Getting your employees to take sustainability action

The early adopters of Ailuna – both the free B2C consumer version and the enterprise Ailuna for Teams version – are showing how it is possible to take those important first steps in user engagement regarding sustainability. These lessons provide the foundations for all businesses to follow in order to give their own initiatives a fast start.

Lesson 1: Develop a theme that is relevant to your business

The consumer version of Ailuna already has an a la carte menu of actions that can be taken across the areas of Waste, Clothing, Transport/commuting, Services (energy, phone, internet, insurance), and Personal consumer items (from phone to car). The rollout and adoption of these challenges have given a clear insight into the application of habit-building behavioural science – get users to focus on one change at a time, raising conscious awareness, and then learning by doing.

For businesses, this is a useful foundation that means that once employees start to take on new challenges then their attitudes and beliefs will change. The key decision to make therefore is to decide on the key themes that are most relevant to the ESG agenda. This provides a clear organisational focus for internal communications around why it is important to take action.

Three specific themes have emerged from the early adopters of Ailuna for Teams:

  1. Work sustainably from home
  2. Work sustainably from the office 
  3. And increase awareness around sustainability  

Once a theme is determined then the available actions and challenges can be selected – from the existing library – as well as creating new bespoke actions that further broaden the topics that make up the theme. These actions can then be communicated across the employee base through a series of weekly updates that make up an overall campaign.

This is what working from home might look like as a business engagement theme:

The other factor that you will notice is that each business sustainability theme has a series of successful outcomes that represent the combined impact of employees completing these actions. This means that there is a link between the small steps that individuals take and the overall collective impact. Not only is this good for moving the dial when it comes to the road to net zero, but it is also highly motivating for the community of users taking the action – they all are playing their part.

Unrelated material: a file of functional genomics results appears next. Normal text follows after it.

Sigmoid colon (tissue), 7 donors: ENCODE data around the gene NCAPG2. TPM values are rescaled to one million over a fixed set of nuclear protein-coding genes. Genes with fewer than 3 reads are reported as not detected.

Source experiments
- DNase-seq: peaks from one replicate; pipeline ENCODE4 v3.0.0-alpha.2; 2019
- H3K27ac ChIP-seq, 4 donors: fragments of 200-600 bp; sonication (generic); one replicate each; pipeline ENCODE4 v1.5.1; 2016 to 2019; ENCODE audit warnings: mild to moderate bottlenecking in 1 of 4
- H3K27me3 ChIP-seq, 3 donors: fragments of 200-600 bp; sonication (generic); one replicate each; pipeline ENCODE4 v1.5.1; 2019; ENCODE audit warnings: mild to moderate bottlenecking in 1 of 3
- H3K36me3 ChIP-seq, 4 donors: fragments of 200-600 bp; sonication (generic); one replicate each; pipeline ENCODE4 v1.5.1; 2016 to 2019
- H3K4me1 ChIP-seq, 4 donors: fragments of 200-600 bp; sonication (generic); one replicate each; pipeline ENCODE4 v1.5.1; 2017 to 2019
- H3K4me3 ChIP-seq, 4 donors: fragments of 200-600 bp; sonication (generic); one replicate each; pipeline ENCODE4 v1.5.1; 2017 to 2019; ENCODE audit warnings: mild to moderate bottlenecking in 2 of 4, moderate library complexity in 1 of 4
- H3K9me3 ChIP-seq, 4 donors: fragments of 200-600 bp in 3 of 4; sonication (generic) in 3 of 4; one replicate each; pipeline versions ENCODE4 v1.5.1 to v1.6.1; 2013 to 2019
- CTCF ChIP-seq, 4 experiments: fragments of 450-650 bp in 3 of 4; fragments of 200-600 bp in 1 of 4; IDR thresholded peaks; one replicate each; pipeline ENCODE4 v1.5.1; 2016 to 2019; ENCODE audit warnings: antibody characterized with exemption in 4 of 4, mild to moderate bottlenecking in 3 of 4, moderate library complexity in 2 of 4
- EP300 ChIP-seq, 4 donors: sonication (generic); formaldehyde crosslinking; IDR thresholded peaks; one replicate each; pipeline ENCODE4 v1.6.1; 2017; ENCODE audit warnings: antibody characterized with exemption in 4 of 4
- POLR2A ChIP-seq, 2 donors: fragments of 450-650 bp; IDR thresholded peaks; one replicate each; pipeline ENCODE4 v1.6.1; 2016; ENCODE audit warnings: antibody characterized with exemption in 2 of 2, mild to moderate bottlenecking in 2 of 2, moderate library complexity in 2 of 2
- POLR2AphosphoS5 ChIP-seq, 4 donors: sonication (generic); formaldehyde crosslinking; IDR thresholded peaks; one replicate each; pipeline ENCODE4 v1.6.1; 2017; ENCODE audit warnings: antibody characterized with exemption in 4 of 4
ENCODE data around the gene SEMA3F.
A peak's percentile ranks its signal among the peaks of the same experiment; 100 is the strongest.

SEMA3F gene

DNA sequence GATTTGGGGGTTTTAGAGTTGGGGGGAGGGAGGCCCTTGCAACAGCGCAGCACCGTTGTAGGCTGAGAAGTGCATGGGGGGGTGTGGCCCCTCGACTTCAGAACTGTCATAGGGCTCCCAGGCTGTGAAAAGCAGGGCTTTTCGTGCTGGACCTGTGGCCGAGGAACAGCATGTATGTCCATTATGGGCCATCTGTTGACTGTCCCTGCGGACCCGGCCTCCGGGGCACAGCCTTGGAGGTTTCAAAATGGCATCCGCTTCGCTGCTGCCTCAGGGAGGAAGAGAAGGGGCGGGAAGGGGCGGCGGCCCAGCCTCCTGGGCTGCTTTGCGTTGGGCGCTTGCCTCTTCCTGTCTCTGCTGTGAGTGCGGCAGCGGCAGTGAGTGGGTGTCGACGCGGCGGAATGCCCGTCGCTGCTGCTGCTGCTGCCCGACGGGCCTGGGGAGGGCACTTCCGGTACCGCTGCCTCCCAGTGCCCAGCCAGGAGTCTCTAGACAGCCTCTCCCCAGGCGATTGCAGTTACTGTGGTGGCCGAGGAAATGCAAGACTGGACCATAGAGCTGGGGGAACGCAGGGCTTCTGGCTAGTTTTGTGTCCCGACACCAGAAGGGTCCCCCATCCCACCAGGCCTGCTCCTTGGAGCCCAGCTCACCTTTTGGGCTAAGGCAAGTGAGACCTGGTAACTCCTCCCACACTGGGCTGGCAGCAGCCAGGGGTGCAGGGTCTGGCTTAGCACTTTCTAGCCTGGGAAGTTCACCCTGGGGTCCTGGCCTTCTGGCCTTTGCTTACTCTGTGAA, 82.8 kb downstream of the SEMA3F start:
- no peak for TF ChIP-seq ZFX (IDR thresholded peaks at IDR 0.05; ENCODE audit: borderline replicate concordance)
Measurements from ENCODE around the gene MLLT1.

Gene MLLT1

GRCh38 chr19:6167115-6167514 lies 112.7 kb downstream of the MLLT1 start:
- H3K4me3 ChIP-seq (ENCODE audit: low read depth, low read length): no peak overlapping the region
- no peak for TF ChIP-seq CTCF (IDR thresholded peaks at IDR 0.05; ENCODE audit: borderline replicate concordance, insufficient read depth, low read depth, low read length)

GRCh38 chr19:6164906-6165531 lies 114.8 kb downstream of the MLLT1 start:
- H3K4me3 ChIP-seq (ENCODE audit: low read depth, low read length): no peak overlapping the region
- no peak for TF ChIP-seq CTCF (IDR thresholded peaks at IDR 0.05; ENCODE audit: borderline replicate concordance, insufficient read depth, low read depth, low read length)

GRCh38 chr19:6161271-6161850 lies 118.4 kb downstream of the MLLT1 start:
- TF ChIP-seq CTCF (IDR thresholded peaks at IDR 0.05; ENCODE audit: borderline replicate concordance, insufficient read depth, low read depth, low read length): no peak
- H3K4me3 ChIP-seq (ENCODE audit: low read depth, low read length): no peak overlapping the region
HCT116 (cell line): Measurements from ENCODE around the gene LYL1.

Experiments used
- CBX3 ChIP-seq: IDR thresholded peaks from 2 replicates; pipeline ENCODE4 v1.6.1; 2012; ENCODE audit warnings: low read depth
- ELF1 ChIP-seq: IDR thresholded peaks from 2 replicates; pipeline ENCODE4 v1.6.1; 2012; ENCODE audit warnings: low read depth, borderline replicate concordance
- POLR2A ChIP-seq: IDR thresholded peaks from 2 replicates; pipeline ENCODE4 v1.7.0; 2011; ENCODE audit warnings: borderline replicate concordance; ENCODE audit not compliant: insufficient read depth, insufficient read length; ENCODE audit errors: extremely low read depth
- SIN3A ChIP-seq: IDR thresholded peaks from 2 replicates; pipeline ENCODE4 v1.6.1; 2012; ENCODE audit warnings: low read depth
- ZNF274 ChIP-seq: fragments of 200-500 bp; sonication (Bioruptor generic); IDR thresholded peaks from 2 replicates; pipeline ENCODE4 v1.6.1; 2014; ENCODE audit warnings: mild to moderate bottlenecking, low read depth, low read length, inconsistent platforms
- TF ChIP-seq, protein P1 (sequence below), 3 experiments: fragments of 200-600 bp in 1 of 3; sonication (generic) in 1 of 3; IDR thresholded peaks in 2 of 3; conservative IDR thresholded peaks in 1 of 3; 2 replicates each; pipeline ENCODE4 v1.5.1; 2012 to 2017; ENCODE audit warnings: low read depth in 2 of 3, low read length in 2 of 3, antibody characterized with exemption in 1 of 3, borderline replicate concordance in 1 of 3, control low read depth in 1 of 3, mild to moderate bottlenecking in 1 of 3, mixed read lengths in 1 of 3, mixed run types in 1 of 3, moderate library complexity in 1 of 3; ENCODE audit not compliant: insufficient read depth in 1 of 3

This approach of developing a campaign of challenges can also be replicated. 

This is what working in the office might look like as a business engagement theme:

And this is what increasing sustainability awareness might look like as a business engagement theme:

Lesson 2: Measure the levels of engagement

When it comes to getting employees to adopt change then it’s important to have a strategy for onboarding new users. This is where HR and sustainability teams need to think like marketers – using different methods of user acquisition.

There are a variety of different approaches – which have different Pros and Cons when it comes to the level of engagement. A way to analyse this is to think of the outcome in terms of:

  • Volume – the number of users who take that first step and download the app
  • Quality – the number of users who become active by taking an action
  • Cost To Acquire – the amount of time and effort to engage that user

Then when you look at different channels you can assess the relative impact against each of these criteria.

Whilst these high – medium – low assessments might vary for each business, the overall expectation would be that email is likely to be the dominant method for office-based roles, but this may need to be supplemented by social-based comms and physical events in order to drive up the proportion of users who engage.

Also, a tip from the B2C world is don’t forget the power of the “refer a friend” approach given the peer group association that can be generated by advocate influencers.

Once you have started to acquire users then the next step is to keep them engaged. This is the biggest difference in Ailuna for Teams compared to the free B2C version – it is the dashboard and reporting around user adoption across the lifecycle stages of:

  • Awareness – across the user acquisition activities
  • Activity – taking the actions and actions within the theme
  • Retention – keeping users engaged so that they do not churn

Lesson 3: Adapt the programme based on the engagement results

The last piece of the engagement action jigsaw puzzle is to test and learn which pieces fit where? No two businesses are the same and so the results will vary. What we do know from the early adopters are that there a number of common factors that drive engagement:

  • The type of comms used during onboarding
  • The role of competitions between internal teams 
  • Having the ability to segment users into different phases of the rollout

If you add into the mix another marketing technique of AB testing – which is giving a different treatment to two distinct cohorts of users – then you have a data driven analytical way to measure what is working and what is not.

And don’t forget that if these concepts are new to your HR and sustainability teams then there are plenty of places to turn to for help, from both the customer success team at Ailuna as well as the peer group of other Ailuna for Teams business users. 

There’s one collective prize of sustainability engagement that everyone shares, and learning from others is a common bond that can be leveraged.

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